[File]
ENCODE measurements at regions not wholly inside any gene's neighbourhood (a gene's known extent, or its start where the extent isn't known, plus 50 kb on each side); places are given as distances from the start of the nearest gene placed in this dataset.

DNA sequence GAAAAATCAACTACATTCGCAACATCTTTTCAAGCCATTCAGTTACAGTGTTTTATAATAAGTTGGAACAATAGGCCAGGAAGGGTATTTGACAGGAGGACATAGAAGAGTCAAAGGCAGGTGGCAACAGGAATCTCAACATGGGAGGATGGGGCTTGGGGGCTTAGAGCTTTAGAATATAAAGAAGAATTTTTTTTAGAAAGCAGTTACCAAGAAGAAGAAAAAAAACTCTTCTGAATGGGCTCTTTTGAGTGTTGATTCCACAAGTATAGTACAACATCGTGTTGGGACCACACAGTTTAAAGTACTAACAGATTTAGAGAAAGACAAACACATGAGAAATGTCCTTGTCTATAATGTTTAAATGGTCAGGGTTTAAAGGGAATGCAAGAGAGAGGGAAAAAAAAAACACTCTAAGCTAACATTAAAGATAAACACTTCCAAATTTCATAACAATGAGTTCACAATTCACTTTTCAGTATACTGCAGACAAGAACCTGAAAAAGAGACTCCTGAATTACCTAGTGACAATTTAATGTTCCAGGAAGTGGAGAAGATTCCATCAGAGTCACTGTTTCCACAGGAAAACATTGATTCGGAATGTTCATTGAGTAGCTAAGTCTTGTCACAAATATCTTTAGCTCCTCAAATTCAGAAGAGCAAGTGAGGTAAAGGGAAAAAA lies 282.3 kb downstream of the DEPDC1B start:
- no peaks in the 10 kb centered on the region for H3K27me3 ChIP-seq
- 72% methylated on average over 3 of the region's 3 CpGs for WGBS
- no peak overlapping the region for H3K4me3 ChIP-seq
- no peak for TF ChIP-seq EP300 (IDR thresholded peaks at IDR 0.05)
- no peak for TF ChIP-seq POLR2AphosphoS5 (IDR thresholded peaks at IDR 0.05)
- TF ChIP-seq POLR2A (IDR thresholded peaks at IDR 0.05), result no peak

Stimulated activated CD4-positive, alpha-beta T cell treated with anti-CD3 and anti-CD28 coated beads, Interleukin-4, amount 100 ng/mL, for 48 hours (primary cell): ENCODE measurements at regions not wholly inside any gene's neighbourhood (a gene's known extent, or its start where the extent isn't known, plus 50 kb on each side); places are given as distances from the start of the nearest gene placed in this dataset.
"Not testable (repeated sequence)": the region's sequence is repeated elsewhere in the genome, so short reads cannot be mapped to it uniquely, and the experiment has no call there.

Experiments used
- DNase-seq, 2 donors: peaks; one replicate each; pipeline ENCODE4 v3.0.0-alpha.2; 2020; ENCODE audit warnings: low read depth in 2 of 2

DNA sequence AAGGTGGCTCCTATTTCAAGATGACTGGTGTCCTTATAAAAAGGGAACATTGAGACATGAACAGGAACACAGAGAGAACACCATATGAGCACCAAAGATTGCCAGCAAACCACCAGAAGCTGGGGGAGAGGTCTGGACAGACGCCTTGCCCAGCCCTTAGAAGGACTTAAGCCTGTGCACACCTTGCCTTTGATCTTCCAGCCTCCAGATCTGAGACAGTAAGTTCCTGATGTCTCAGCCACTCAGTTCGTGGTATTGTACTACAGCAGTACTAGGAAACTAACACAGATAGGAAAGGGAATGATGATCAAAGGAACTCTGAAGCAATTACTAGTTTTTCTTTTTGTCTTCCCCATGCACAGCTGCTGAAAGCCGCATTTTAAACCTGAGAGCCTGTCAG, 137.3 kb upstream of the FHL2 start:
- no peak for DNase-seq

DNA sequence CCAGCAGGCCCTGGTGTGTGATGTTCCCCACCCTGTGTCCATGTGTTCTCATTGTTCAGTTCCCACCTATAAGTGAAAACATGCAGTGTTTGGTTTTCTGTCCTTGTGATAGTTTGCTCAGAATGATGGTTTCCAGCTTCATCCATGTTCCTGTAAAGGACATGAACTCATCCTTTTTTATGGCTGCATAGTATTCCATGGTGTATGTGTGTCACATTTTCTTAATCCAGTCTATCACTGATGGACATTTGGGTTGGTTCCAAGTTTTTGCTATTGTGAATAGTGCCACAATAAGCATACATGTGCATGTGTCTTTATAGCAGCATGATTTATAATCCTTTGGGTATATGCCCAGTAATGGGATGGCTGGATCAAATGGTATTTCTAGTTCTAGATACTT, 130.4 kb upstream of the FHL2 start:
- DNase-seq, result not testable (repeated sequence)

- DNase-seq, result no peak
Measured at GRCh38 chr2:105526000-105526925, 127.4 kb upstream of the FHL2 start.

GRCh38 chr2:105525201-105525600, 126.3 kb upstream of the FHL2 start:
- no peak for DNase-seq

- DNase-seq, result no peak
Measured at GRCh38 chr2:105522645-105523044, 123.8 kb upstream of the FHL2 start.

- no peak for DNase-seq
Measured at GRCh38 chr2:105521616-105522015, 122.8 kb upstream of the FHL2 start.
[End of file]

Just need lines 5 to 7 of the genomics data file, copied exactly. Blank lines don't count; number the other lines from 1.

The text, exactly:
- no peak overlapping the region for H3K4me3 ChIP-seq
- no peak for TF ChIP-seq EP300 (IDR thresholded peaks at IDR 0.05)
- no peak for TF ChIP-seq POLR2AphosphoS5 (IDR thresholded peaks at IDR 0.05)